Tata Open Organisers: We have shown to world, India can pull off big events despite COVID-19 challenge

Not a single main draw player got infection and no match was cancelled in the ATP 250 event, country's biggest tennis tournament.

Published : Feb 07, 2022 18:16 IST , Pune

Indian duo Rohan Bopanna and Ramkumar Ramanathan in action  at Tata Open Maharashtra Tennis Tournament.
Indian duo Rohan Bopanna and Ramkumar Ramanathan in action at Tata Open Maharashtra Tennis Tournament.

Indian duo Rohan Bopanna and Ramkumar Ramanathan in action at Tata Open Maharashtra Tennis Tournament.

A strict bio-bubble for the players, two separate dedicated hotels for officials and linesmen, 600 tests over 10 days and a drastically reduced workforce, were key factors in the successful hosting of Tata Open Maharashtra, the organisers said on Monday.

Not a single main draw player got infection, and no match was cancelled in the ATP 250 event, the country's biggest tennis tournament.

The organisers say given the massive withdrawals witnessed at the India Open badminton tournament, and the way the Indian women football team was forced out of the Asian Cup, they certainly felt the pressure.

"These incidents happened, and we were under pressure to deliver. But we were determined to pull it off. Now we can boast about an incident-free and successful event for the world to see and prove critics, who demean India most of the time, wrong," Sunder Iyer, Secretary of Maharashtra State Lawn Tennis Association (MSLTA), told  PTI .

"The successful hosting of the event has given a positive message to the world about the reopening of the sports events. We don't need to cancel any sporting event, we just need to find a way to do it." "Not only this, the big message is that India can successfully host big tournaments," Iyer, who is also an AITA joint secretary, said.

India's Ramkumar Ramanathan and Rohan Bopanna won the men's doubles title while Portugal's Joao Sousa annexed the men's crown.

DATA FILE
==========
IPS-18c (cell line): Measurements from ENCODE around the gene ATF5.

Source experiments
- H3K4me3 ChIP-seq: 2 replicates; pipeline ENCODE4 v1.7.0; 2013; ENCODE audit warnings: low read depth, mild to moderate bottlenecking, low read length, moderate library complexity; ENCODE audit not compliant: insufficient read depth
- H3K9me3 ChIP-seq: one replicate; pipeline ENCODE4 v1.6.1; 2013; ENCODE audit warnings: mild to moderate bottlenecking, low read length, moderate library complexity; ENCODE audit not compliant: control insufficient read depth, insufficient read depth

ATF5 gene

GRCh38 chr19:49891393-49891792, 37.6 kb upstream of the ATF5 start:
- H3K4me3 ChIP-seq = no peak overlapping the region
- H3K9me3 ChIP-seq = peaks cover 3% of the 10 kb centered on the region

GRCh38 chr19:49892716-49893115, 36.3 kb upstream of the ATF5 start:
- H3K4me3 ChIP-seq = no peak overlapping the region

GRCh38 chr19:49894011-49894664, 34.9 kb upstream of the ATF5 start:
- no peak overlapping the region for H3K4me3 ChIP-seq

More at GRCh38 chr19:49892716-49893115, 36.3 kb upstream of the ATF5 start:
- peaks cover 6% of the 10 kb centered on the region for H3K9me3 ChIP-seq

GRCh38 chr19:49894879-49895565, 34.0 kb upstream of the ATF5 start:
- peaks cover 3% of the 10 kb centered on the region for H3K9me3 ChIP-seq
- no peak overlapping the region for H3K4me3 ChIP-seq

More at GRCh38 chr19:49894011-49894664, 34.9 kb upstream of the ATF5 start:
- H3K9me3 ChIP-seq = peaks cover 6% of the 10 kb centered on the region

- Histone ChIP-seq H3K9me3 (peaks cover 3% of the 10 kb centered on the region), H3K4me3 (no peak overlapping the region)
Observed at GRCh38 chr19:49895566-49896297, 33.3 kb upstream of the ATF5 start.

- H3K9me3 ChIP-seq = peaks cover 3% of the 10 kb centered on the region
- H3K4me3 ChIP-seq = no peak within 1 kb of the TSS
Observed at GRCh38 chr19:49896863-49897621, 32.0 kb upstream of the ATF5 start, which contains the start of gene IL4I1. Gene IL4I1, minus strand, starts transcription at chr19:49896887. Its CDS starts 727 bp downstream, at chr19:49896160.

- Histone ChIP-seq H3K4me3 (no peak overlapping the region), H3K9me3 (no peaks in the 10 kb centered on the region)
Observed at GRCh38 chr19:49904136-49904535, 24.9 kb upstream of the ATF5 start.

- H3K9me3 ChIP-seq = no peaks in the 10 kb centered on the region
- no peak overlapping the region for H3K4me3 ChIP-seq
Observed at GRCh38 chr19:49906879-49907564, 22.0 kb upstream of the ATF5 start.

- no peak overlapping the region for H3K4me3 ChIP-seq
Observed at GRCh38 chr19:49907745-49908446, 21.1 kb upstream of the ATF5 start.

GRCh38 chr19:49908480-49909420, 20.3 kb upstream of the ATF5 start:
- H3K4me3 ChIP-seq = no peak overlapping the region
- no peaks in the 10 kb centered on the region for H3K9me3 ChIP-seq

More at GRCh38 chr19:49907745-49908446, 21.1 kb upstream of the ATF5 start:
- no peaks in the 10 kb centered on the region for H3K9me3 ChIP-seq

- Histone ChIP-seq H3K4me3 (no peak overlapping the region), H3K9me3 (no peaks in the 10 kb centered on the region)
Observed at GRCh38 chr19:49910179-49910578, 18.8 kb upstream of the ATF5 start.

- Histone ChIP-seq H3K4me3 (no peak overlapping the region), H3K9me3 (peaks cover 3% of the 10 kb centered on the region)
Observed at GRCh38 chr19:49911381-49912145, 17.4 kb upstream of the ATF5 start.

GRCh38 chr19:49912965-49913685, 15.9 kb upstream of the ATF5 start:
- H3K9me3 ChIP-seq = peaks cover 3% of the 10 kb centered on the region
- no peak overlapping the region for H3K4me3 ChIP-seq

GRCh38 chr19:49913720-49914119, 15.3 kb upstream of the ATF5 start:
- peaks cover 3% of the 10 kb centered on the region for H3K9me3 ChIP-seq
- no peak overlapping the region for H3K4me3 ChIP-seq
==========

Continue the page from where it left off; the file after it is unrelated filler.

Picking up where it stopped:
Fans were also allowed in the stands during the last three days.

The MSLTA cut down the number of people working for the tournament to about 100-130, including housekeeping, security and logistics team as compared to the usual 300 in the pre-Covid era.

The volunteers were also less in numbers - from 55-60 to 18-19.

"The players stayed in one hotel while we settled in another. A different hotel was dedicated to the balls men, the linesmen. Everybody working in the vicinity, near and around the players, who are in direct contact with each other, are all in the bio-bubble and were regularly tested," "We carried out over 600 RAT tests and RTPCR a during the last 10 days," informed Iyer. The result was that one German player, who was in the qualifying event, and only 4-5 MSLTA officials contracted infection but no main draw player was affected.

The German player was replaced by an alternate, and the officials were quarantined and isolated immediately.

Tournament Director Prashant Sutar said hosting the Tata Open was not only crucial for the sporting fraternity and the players but also for many different people, who work in the unorganised sector.

"The sports industry is a major contributor to economic and social development. The cancellations and postponement of events adversely affected the players, coaches, and others involved.

"The event generated a revenue of about Rs 15-16 crore in terms of prize money, production, media broadcasting, catering, event management companies, people in security and medical services.

"The sound guys, light guys, carpenters, plumbers got work. The sigh of relief these people got was evident from their enthusiasm for work.

"One of the guys came to me and said that he had barely received Rs 20,000-25,000 in the whole year, but I was able to earn a lakh from this tournament. Close to 20 officiating people earned about 14-15 lakh collectively," said Sutar.

The organisers felt that India's image had taken a massive hit during the second wave of the pandemic when pictures of floating dead bodies were widely circulated, but now the country has proved that it can cope with the COVID-19 challenge.


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